How do we value every voice in the classroom, when every voice is not the same?

A blog by Anna Hackett and Rachel Crawford - Assistant Heads and Oracy Leads Oak C of E Primary School, Huddersfield as they share how they value every voice in the classroom.

As teachers, we know that children don’t always communicate their emotions clearly. They don’t say “I’m feeling overwhelmed, can you break this down for me?”. Indeed, even as adults, we can find it hard to communicate our needs, so it’s not surprising that children are similar. Instead, we might feel students are coming across as defiant, fussy, loud, angry, emotional or demanding.

We saw lots of these types of behaviour in school, but took a new approach to dealing with this. Rather than just taking those behaviours at face value and trying to address them accordingly, we had a think about what was underlying them and what communication skills our students required support with to be able to express their needs effectively.

To do this, we’ve started using an approach we call ‘Oracy Class Profiles’. We start by thinking about each class of students, and how students within that class present themselves in terms of behaviours – are they often nervous, or shy, or hyperactive, or aggressive? Are they easily distracted by peers in the group they’re meant to be working with, or unable to concentrate on their learning?

We would then build an Oracy Class Profile, based on the dominant archetypes in each class. For us, these archetypes might be ‘blurters’, ‘reliant repeaters’, ‘inactive listeners’, ‘lead speakers’, ‘off-topic talkers’. These are not of course official labels, but we’ve developed them as a school, and we’ve found it really helpful to have consistency with terminology when discussing what students need.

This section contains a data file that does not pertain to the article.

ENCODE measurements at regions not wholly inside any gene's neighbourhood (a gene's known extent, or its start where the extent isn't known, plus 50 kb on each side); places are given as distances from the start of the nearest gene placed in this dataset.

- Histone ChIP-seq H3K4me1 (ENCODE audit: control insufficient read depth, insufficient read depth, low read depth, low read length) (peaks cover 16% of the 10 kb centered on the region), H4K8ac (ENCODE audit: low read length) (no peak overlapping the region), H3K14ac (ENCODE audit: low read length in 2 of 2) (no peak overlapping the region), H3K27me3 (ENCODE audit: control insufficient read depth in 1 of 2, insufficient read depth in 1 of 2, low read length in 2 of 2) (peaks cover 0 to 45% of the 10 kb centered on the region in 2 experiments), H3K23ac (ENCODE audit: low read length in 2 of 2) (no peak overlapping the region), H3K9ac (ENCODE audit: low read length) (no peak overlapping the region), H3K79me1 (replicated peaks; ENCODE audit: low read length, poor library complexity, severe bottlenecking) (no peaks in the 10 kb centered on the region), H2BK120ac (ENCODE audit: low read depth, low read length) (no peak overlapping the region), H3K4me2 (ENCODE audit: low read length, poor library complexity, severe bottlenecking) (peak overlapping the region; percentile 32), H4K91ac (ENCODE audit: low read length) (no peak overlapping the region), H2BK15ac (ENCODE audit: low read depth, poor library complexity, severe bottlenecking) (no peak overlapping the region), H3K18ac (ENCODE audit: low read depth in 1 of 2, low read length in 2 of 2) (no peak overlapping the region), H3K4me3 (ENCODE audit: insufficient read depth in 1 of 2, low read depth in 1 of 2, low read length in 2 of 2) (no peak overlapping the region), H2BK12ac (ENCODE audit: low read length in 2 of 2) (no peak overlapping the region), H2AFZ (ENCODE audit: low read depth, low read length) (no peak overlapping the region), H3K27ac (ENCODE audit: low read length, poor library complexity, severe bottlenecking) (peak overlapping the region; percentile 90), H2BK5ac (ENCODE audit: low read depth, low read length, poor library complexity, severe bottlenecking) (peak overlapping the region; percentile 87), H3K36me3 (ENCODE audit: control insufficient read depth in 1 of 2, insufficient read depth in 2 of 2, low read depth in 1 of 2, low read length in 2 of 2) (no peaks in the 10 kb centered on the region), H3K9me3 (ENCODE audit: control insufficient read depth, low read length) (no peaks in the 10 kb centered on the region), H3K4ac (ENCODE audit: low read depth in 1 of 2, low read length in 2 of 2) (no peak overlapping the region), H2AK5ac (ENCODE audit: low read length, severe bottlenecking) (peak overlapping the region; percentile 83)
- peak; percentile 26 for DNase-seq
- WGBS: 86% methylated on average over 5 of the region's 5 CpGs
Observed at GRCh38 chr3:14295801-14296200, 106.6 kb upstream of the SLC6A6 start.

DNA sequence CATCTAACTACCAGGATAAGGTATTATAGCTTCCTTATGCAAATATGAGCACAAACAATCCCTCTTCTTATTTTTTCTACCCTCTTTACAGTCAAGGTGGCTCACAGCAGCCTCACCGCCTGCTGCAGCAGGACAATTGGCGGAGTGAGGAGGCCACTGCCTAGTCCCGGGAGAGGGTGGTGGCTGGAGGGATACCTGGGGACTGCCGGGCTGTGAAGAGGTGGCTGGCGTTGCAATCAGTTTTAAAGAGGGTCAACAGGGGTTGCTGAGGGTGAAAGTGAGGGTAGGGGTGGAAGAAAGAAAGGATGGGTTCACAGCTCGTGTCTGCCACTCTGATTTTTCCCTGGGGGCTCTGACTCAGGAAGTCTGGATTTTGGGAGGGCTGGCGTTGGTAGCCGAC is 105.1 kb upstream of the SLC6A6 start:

Establishing these categories and thinking about which students fall into each is useful, because you can then use these as starting points to think about how to value and support the different voices in class more effectively. For example, if your Oracy Class Profile shows there are a lot of ‘off-topic talkers’ and also ‘inactive listeners’, we can think: what are their barriers to engaging in their learning more closely? How can we tailor our support to each group to give them the tools they need?

We’ve found the Oracy Framework very useful for doing this, and indeed thinking through the needs of different learners. This Framework breaks down oracy skills down into four strands: cognitive, social-emotional, physical and linguistic. As an example, if you have lots of ‘blurters’, you might ask yourself: what aspects of the cognitive strand of oracy might they need to develop? What then are the scaffolds that we could provide that would enable them to present their thoughts more clearly?

In practice, our staff have started to do this using the tools and techniques from the excellent CPD we’ve had with Voice 21 to think about how different ‘talk tactics’ and groupings of students can be helpful with different students. These resources have been invaluable in ensuring the different types of speakers and listeners feel heard, listened to and valued.

We’ve seen a great impact so far. In particular, thinking about students’ differing needs has helped us pair up students to support each other – for example, a more confident and a more shy speaker as ‘oracy partners’. It’s great to see the progress made: a less confident speaker now feeling able to give eye contact in small group discussions, for example, and even recording a speech on video for classmates to see. For those children who’ve previously been extremely shy, it’s fantastic to see how proud they are of what they’ve accomplished and how much more confident they are now using their voice.

This is why teaching oracy skills explicitly matters. If we don’t give children the ability to articulate emotions, express their feelings and communicate effectively in different contexts, we shouldn’t be surprised if we’re seeing negative or disengaged behaviours. Doing this equitably means we need to consider the varying needs of different learners, so that every child is given the tools, confidence or reassurance they need to be able to contribute.

We’re on our journey and we know we’ve still got lots to do, but are confident that we are making great strides in providing an oracy-rich education that is accessible to all learners.

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